Arts and entertainment reports from The Times, national and international news services and the nation’s press.
Crystal Back as Oscar Host: Billy Crystal, one of the most popular hosts of the Oscars, will return for the 70th Academy Awards on March 23 at the Shrine Auditorium--his sixth time as master of ceremonies. “I’m thrilled to be back,” said the comedian. “I guess I’m just a sucker for a free tuxedo.” Crystal was host of this year’s awards and four consecutive shows beginning in 1990. His performances at the Oscars ceremonies have won him three Emmys for writing and hosting. “I am delighted that Billy is returning as host this year,” said Gil Cates, producer of the Academy Awards telecast. “There is nobody like him. . . . The audience loves him.”
Producer Suspended for Language: A senior producer at ABC’s “Good Morning America” was suspended for a month without pay for using a racist slang term when discussing a planned segment on suspended NBA basketball star Latrell Sprewell. Kevin Cosgrove admitted to making the remark and “expressed deep, sincere regret,” ABC spokeswoman Eileen Murphy said Friday. The morning show had decided to interview well-known African Americans for a story on the racial elements of the Sprewell case. Sprewell, who is black, was suspended by the NBA for one year for attacking his coach, P.J. Carlesimo, who is white. Cosgrove went to two of “Good Morning America’s” talent bookers and said, “The bosses want spades for the Sprewell segment,” according to the New York Daily News.
No More ‘Good Morgans’: Longtime L.A. radio personality Robert W. Morgan, whose broadcasting career has spanned more than 40 years, will formally announce his retirement as part of a ceremony paying tribute to his career Jan. 9 at the Museum of Television & Radio in Beverly Hills. Morgan, 60, has been broadcasting on a part-time basis from his home since last May, when he announced during an emotional on-air segment on his KRTH-FM (101.9) morning show that he was battling lung cancer. The longest-running morning personality in L.A. radio--he broke into the local market as the original morning man on KHJ’s legendary “Boss Radio” in 1965--Morgan will be honored during a ceremony that will be broadcast live on KRTH from 6-9 a.m.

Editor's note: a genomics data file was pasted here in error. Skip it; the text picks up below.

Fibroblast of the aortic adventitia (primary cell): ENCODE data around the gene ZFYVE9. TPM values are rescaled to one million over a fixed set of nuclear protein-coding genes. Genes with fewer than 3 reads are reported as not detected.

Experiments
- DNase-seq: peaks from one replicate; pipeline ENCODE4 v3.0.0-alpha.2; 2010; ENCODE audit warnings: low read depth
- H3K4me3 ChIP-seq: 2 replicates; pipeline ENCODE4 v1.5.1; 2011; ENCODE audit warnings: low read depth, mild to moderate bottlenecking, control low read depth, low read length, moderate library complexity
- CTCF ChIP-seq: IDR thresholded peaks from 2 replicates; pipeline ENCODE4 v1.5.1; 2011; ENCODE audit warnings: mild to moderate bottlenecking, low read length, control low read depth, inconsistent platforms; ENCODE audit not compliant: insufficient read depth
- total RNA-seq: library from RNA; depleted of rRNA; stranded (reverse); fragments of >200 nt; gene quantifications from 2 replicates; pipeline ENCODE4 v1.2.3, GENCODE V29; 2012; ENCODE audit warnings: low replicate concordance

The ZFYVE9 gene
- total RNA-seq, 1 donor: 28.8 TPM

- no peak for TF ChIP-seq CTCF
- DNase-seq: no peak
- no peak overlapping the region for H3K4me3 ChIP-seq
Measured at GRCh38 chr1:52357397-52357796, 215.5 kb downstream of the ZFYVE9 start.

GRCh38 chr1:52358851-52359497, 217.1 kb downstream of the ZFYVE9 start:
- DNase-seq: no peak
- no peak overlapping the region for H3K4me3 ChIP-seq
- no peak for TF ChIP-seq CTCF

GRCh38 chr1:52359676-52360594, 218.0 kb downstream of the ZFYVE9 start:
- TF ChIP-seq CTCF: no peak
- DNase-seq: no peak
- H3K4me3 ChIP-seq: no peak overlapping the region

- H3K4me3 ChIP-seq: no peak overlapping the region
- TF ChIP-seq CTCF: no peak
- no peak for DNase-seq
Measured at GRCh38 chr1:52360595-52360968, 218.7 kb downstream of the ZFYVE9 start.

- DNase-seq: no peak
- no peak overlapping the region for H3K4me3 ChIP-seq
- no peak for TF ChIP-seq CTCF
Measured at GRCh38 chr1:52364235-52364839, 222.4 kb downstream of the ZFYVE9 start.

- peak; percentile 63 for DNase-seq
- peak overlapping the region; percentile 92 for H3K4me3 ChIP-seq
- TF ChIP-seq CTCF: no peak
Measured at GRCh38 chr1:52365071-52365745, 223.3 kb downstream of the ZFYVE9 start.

Hold the Beets: Mikhail Gorbachev set aside his diplomatic credentials last month to star in a Pizza Hut commercial in Moscow. But the former Soviet leader said that it was a one-time job he took out of desperation to raise money for the Gorbachev Foundation, which oversees his library and archives. “I will not do it again,” he vowed through an interpreter this week in New York, where he met with Mayor Rudolph Giuliani. “I found myself in a difficult situation, so I decided to accept on a one-time basis this offer of doing this commercial. Pizza is a popular food after all, so I thought I did not sin that much.” Gorbachev is shown offering a slice of pizza to customers who cry out: “Long live Gorbachev, who brought us Pizza Hut!” He didn’t divulge how much he was paid.
She’s No Soccer Fan: Rod Stewart’s fondness for soccer has landed him in court after a woman sued him claiming he got his kicks at her expense. Candace Conroy filed a $75,000 lawsuit in Detroit this week alleging that the British rocker injured her when he kicked a soccer ball into the audience at a March 1996 concert in suburban Auburn Hills, Mich. Conroy claims she suffered unspecified head, neck, face and mouth injuries. Her husband, James, also is a plaintiff and is seeking damages for loss of companionship.
Gilbert, Slatkin to Lead L.A. Philharmonic: Two American conductors will lead the Los Angeles Philharmonic in its Dorothy Chandler Pavilion concerts May 15-17 and May 22-24, replacing composer-conductor Pierre Boulez, who has canceled a scheduled two-week visit to the orchestra in order to devote more time to composition. The award-winning Alan Gilbert, 30, conducts a Colin McPhee/Beethoven/Rachmaninoff program with the orchestra May 15-17. His soloist will be 19-year-old Japanese pianist Yuki Takao, who made his Philharmonic debut at the Hollywood Bowl last summer. Leonard Slatkin, music director of the National Symphony in Washington, returns to the Philharmonic podium May 22-24 for a program offering symphonies by Haydn and Samuel Barber, Ravel’s “La Valse” and the Piano Concerto by Gyorgy Ligeti, played by soloist Pierre-Laurent Aimard.
Actress Diane Farr has been added to the couch panel of MTV’s “Loveline,” a nightly call-in advice show that will begin its third season Jan. 26. . . . The Whispers, BeBe Winans, Sounds of Blackness and Joe are scheduled to perform during the KJLH-FM (102.3) “House Full of Toys” concert tonight at the Wilshire Ebell Theatre. . . . Plans are being made for a weekly action series based on the video game Mortal Kombat to air in syndication starting next fall. . . . Actor Walter Matthau will narrate “Billy Wilder: The Human Comedy,” a one-hour tribute to the Oscar-winning filmmaker that is scheduled to be broadcast Feb. 4 on PBS.